One headteacher told us: “We’ve just had an asthma training update from our school nurse and staff were surprised that we didn’t have a spare inhaler. We are rectifying this and are in the process of obtaining parental permissions for this to be used by students in the event of an asthma attack.”

Another headteacher in Wales was unsure whether the change affected their school, while a third told us that the information had not yet “cascaded down” to the school.

One school leader said they were aware of the changes but had “decided against” having an emergency inhaler: “We never had a spare emergency inhaler on the premises. The teachers let the first aid admin member of staff know straight away if a child forgets and we contact the parents. We decided against it.”

Another challenge was the implementation of the new kit and staff responsibilities – such as checking the expiry dates of the equipment and ensuring it remains stocked and up-to-date – something one headteacher acknowledged can be easily overlooked. “We will need to ensure this inhaler is in date so that it is effective – a simple task yet one that could be overlooked in schools with all that there is to do.”

Cost was also a consideration, with one head saying that the inhalers and associated storage equipment could be expensive: “We have a spare asthma inhaler and spacer now in school. We have always tried to have a spare one here and staff and I feel more reassured that we can have a spare again.

“We have bought a large first aid-type storage kit, clearly marked for asthma use and stored centrally. This was pricey, but something we felt we should have. Everyone knows where this kit is.”
The head also raised another issue: “A challenge is making (the inhaler) accessible to staff while keeping medicines locked up as per the guidance.”

Parental consent has also proved to be a challenge to effective implementation for some, as one school’s matron explained: “The new legislation requires every child recorded as asthmatic to have a consent form for the use of the emergency inhaler.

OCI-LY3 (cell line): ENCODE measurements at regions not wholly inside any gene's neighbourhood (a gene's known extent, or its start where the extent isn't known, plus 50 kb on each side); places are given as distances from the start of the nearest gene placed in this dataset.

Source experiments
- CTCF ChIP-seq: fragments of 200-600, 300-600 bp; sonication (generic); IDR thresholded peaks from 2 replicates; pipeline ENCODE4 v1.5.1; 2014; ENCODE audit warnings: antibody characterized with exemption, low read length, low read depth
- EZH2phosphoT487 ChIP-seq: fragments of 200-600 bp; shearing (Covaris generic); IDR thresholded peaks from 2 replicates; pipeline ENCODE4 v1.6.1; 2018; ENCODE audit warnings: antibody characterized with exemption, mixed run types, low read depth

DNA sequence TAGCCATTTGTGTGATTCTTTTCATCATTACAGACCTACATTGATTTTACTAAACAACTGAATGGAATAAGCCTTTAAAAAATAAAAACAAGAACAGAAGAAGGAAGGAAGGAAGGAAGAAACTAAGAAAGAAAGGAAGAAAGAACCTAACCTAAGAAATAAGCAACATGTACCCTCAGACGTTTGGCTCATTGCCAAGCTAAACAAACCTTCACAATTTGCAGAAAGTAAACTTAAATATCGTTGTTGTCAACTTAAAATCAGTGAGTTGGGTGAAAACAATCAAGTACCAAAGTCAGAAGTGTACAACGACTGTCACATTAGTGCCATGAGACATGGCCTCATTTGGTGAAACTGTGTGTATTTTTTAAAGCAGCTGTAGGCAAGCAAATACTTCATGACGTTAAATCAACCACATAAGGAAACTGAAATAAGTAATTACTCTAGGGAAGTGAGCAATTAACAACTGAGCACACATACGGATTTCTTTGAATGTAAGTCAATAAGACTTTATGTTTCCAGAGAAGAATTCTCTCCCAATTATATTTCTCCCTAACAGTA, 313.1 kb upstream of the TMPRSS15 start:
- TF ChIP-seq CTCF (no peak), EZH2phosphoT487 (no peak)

“We have approximately 170 children in school recorded as asthmatic. The majority of these children carry an in-date, working reliever inhaler in their school bag and their parents have returned the consent forms. I have had difficulty obtaining consent forms from a small percentage of parents.”

While these challenges or a general lack of awareness about the new regulations mean that some schools have not yet acquired a spare emergency inhaler, others have persisted and have recognised the positive impact that having the emergency inhaler can have.

One headteacher said: “We have inhalers in all first aid kits and additional ones available in the medical centre. They have been used during games/PE. It has been well-received by staff who have received training in asthma care. We are also currently providing disposable spacers for use with them to ensure they are effective.”

Meanwhile, another head told us: “With the significant numbers of asthmatics this was felt as a reasonable step forward. All spare inhalers are clearly labelled and we follow the guidance. Fundamentally, this has been seen as a positive move.”

Further information